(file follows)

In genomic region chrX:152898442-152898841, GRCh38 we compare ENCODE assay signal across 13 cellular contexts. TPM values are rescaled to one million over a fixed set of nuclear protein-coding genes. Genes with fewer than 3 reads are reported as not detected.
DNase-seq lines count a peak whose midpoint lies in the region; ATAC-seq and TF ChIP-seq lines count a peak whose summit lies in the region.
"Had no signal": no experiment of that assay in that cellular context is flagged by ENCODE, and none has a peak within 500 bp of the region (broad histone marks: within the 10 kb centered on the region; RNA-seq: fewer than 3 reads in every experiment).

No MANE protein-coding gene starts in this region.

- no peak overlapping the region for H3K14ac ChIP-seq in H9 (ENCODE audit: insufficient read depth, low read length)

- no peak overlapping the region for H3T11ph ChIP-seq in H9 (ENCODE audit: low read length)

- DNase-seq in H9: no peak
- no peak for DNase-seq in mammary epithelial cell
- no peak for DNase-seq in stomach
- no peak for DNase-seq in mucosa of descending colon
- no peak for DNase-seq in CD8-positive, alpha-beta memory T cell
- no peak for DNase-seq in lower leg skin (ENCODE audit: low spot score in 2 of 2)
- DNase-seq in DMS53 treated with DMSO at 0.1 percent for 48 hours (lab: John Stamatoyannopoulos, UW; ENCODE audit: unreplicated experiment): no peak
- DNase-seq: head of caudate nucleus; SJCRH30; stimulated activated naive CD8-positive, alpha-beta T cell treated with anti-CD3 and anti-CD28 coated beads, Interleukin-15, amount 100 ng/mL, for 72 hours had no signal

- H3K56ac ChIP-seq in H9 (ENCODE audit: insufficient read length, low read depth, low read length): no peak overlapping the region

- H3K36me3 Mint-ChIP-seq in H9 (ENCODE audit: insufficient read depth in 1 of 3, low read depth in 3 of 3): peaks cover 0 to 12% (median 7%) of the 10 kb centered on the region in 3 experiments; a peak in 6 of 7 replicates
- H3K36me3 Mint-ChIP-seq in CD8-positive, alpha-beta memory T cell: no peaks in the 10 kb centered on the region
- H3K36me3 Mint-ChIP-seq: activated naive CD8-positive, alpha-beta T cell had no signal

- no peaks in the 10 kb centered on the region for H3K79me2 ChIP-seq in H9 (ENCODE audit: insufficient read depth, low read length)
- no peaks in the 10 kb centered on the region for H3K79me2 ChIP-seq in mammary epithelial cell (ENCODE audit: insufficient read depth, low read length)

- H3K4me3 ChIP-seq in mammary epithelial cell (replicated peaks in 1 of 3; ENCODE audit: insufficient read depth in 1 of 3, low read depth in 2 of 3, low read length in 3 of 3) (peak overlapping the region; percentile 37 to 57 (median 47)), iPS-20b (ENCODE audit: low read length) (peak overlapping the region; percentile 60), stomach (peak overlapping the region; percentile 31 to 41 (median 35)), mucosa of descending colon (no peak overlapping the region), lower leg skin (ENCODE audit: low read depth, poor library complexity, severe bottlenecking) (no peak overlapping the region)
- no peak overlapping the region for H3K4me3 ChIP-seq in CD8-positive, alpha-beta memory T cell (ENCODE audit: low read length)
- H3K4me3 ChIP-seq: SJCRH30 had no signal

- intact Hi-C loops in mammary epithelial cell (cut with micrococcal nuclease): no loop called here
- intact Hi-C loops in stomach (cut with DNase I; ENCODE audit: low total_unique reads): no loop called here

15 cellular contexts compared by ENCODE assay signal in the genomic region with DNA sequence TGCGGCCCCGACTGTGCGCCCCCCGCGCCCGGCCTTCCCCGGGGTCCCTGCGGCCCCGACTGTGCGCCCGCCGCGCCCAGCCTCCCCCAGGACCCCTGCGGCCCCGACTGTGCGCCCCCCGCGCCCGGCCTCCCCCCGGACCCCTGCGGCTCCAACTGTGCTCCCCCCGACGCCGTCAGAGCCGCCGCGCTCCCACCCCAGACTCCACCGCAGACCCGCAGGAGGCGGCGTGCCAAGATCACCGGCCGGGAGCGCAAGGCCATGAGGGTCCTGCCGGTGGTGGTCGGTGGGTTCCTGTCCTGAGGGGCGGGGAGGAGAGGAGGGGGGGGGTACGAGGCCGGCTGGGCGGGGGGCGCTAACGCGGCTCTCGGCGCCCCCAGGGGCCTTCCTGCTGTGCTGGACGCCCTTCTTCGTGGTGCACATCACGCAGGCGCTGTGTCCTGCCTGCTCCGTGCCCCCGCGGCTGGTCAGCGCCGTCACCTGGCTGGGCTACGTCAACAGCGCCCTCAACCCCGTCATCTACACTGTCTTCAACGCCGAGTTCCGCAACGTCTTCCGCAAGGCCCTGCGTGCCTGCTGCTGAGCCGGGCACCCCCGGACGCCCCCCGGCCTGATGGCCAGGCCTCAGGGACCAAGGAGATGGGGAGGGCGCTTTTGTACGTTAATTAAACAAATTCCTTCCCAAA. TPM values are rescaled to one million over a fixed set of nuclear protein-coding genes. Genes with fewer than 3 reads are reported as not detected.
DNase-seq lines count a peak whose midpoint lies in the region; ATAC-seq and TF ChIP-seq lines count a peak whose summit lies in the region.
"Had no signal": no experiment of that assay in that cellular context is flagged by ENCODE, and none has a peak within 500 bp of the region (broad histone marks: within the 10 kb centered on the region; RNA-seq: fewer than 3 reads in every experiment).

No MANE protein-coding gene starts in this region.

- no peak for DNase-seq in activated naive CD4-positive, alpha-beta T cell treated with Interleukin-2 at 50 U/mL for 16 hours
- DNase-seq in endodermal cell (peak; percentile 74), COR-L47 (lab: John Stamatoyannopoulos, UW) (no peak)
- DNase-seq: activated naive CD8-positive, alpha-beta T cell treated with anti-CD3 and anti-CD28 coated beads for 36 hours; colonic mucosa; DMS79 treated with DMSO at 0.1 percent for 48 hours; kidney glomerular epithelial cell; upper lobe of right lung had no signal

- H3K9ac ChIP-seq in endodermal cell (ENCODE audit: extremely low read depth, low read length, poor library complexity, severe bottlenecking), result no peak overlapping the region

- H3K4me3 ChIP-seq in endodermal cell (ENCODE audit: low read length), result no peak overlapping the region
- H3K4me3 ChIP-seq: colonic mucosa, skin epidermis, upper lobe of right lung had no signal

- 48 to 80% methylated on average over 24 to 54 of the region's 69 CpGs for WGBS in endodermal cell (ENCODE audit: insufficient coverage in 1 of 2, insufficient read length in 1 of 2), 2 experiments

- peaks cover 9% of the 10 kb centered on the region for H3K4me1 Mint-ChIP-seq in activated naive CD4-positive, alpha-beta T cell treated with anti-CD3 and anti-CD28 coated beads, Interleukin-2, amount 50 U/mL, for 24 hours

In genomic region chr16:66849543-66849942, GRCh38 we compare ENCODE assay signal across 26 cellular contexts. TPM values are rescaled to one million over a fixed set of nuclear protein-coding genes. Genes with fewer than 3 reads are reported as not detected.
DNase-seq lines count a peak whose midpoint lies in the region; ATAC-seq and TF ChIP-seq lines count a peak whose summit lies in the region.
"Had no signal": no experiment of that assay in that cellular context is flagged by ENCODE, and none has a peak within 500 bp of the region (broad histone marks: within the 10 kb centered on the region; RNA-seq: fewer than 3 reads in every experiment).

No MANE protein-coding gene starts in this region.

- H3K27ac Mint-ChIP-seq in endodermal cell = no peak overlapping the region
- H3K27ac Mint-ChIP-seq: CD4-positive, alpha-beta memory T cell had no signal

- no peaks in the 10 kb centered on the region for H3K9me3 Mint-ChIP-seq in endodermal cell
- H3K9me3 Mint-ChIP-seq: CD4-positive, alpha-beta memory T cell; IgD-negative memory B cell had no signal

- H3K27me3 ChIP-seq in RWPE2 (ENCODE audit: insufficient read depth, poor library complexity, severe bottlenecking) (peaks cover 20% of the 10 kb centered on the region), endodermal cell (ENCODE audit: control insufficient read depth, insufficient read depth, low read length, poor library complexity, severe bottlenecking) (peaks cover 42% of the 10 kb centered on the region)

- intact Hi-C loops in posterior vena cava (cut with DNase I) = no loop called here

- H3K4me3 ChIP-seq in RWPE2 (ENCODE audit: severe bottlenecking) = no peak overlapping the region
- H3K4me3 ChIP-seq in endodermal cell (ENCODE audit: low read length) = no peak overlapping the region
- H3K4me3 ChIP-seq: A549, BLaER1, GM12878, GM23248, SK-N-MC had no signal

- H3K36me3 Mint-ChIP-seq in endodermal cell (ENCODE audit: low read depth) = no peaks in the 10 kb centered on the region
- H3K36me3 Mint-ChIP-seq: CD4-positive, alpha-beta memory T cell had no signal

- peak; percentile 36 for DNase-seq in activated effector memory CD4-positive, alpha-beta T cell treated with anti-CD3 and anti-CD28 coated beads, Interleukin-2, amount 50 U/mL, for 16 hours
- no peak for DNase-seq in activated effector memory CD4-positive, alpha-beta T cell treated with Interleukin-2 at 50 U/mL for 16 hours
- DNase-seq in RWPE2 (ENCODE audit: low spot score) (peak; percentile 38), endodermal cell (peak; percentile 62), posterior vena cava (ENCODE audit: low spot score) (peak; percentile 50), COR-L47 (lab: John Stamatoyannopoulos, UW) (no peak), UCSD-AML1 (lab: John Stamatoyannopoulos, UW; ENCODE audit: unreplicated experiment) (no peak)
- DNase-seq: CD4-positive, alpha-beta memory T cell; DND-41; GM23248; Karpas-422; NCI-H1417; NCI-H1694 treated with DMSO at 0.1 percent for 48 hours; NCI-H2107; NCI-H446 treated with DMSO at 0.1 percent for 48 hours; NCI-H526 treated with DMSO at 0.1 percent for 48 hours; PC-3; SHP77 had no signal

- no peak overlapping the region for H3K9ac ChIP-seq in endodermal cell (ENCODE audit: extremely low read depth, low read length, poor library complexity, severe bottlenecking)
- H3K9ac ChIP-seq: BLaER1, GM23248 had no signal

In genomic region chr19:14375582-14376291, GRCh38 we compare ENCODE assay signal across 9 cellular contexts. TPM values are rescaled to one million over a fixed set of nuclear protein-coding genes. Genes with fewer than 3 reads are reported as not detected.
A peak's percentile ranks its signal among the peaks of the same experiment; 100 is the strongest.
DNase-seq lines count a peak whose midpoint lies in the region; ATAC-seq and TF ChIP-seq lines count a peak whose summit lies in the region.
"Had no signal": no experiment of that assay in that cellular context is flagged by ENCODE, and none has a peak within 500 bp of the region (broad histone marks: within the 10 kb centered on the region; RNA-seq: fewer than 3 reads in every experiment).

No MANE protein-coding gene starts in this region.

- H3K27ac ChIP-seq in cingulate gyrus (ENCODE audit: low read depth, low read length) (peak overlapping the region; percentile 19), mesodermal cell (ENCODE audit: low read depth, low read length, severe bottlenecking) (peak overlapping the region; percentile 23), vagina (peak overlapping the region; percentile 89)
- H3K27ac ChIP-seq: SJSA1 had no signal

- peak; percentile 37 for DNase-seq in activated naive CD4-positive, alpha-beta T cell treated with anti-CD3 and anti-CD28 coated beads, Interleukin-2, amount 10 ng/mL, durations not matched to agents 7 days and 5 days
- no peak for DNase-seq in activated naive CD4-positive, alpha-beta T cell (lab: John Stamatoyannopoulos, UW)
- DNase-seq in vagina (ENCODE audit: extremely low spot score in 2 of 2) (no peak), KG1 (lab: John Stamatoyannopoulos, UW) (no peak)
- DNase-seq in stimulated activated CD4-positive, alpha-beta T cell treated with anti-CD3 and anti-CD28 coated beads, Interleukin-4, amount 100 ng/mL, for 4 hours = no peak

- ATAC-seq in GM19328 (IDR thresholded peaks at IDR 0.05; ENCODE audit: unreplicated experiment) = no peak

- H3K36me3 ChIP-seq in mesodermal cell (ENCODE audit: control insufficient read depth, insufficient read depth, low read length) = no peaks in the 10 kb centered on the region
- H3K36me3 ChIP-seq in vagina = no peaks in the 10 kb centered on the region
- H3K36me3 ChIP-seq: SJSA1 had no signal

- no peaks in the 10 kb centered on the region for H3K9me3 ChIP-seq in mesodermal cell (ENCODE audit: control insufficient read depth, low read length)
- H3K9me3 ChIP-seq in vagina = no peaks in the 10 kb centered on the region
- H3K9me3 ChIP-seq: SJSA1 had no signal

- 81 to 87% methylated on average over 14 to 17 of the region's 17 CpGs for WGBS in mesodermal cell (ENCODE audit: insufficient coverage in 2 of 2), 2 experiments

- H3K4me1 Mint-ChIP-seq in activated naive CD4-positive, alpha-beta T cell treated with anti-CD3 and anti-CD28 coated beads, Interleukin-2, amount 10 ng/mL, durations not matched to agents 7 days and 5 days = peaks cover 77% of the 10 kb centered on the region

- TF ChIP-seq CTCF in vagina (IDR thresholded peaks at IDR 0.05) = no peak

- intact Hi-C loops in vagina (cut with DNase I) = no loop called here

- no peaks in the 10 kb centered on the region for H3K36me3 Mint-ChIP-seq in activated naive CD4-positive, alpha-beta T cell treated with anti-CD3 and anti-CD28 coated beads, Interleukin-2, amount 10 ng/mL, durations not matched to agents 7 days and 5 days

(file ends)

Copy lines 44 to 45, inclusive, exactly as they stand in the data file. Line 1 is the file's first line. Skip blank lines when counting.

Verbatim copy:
- no peaks in the 10 kb centered on the region for H3K9me3 Mint-ChIP-seq in endodermal cell
- H3K9me3 Mint-ChIP-seq: CD4-positive, alpha-beta memory T cell; IgD-negative memory B cell had no signal